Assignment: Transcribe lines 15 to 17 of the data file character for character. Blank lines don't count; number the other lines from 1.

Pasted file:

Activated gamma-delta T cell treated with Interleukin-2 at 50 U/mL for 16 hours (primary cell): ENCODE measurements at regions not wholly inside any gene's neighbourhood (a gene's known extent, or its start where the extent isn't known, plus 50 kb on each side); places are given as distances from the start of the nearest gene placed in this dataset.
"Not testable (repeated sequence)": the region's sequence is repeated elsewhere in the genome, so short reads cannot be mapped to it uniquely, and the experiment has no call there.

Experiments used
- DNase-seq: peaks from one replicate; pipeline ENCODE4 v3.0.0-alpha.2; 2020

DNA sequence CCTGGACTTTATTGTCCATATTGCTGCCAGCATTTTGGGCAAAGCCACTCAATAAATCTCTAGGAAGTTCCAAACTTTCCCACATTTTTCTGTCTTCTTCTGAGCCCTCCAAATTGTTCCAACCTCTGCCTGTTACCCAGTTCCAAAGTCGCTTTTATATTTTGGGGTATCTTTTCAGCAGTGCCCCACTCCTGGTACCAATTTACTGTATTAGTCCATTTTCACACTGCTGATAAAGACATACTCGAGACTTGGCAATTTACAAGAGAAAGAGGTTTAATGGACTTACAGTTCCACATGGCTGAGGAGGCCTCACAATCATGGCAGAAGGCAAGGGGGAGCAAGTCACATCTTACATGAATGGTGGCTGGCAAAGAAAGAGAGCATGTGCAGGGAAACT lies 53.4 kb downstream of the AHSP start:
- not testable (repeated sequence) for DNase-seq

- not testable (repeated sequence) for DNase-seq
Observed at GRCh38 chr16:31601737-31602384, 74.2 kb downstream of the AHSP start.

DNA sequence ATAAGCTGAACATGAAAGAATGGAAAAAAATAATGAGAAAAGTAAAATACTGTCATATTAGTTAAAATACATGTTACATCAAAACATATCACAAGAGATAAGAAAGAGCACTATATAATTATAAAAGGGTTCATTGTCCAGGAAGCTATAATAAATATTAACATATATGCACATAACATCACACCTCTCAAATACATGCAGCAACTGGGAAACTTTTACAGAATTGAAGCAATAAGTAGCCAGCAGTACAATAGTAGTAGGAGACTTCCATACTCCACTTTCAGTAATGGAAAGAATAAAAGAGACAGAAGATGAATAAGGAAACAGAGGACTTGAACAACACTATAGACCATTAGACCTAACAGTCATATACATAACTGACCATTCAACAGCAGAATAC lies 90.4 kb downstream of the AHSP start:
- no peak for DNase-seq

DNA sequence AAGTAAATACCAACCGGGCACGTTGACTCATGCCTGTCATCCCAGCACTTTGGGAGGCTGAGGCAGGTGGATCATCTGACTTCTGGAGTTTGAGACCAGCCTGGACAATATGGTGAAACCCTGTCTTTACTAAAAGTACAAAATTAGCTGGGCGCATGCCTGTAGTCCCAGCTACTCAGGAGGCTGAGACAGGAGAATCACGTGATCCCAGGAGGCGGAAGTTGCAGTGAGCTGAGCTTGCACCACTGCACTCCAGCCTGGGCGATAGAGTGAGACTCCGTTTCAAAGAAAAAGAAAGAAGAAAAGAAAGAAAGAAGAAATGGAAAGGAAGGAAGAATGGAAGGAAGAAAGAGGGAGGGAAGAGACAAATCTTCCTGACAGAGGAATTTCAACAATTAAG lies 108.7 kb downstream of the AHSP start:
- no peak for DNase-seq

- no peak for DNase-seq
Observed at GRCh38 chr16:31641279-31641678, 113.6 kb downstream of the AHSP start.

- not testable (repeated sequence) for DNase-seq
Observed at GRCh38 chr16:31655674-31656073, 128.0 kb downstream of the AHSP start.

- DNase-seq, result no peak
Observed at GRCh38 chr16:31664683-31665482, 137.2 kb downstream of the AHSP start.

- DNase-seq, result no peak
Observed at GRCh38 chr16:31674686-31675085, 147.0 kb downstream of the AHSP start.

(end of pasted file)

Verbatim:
- not testable (repeated sequence) for DNase-seq
Observed at GRCh38 chr16:31655674-31656073, 128.0 kb downstream of the AHSP start.

- DNase-seq, result no peak